Getting the word out about your cause is key to success and public relations can provide a huge boost to any organization. Charles shared his straightforward approach and the incredible results that followed:

“We cold called a lot of media outlets. We worked the phones like shameless hustlers, smiling and dialing a lot of reporters. We got hung up on 99% of the time, but one in a hundred calls resulted in a story. We were lucky: one of Oprah’s producers read one of those stories and they aired a piece on us. At the time, I was still teaching full-time and my students were our staff.

Early on, I used the fact that we were operating out of my classroom and my students were staff members to generate interest, and I think we had credibility just by virtue of being born out of a classroom. Today, we just try really hard to read the reporter’s previous articles and then in the first sentence or two say, ‘I’m reaching out to you because I’ve read your writing and here is a particular article you wrote that leads us to believe you’d be interested in this story.’”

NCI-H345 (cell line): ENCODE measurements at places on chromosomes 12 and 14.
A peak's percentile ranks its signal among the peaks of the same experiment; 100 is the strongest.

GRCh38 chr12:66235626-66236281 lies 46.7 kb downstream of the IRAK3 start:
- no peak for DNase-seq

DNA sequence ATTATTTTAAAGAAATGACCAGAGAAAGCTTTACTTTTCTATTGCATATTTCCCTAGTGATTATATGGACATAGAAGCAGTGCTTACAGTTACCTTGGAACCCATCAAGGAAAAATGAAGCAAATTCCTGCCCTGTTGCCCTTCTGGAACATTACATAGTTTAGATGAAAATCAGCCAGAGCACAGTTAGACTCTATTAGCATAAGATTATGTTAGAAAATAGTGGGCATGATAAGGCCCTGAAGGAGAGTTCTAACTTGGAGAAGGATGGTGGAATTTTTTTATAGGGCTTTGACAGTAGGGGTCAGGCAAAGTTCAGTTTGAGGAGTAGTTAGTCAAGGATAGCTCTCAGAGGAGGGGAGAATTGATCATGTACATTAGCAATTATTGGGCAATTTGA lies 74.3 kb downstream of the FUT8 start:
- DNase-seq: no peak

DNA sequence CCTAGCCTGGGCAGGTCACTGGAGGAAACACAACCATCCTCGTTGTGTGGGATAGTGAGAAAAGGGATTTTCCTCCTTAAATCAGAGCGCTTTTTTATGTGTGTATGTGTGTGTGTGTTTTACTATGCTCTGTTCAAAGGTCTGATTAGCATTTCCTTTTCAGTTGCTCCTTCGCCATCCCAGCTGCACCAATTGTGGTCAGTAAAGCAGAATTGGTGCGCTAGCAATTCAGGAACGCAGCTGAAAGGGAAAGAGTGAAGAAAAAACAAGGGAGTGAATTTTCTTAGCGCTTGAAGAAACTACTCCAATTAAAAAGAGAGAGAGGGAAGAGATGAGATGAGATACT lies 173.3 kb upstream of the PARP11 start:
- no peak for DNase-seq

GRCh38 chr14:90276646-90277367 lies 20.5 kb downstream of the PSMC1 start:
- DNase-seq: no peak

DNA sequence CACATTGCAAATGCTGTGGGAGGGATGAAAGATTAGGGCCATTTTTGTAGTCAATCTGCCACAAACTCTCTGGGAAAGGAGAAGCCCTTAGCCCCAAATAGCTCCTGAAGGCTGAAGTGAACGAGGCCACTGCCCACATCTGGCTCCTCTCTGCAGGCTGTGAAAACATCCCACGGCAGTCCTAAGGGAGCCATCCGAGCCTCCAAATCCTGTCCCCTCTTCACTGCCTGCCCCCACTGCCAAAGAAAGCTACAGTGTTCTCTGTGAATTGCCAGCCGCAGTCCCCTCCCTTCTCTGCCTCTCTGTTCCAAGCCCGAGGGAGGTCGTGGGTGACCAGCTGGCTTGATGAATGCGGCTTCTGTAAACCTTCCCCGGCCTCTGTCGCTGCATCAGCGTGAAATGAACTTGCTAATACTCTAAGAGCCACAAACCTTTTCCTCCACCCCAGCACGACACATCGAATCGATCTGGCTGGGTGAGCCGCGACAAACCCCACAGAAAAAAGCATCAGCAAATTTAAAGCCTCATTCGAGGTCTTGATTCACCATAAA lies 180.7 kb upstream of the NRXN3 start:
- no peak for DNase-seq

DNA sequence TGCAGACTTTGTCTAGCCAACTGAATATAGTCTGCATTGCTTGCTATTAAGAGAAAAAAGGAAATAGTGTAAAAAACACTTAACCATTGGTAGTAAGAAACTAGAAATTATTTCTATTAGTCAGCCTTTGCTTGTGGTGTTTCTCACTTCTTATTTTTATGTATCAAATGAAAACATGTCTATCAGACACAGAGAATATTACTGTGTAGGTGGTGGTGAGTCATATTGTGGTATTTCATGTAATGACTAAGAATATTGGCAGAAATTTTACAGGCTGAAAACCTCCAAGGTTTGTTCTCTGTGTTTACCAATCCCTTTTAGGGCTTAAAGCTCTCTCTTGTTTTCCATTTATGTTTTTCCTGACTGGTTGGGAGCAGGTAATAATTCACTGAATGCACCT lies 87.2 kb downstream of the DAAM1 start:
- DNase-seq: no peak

Key Takeaways:

Media coverage is valuable; even if you don’t end up on Oprah, you never know who may read a story. To help your chances, identify the story that will be of interest to the public, versus just promoting your cause. Also, do your research on reporters and only approach those who cover related stories, and when you do reach out, link your story to their past work and interests, or to their current beat.

Tip #3: Forget Strategic Planning!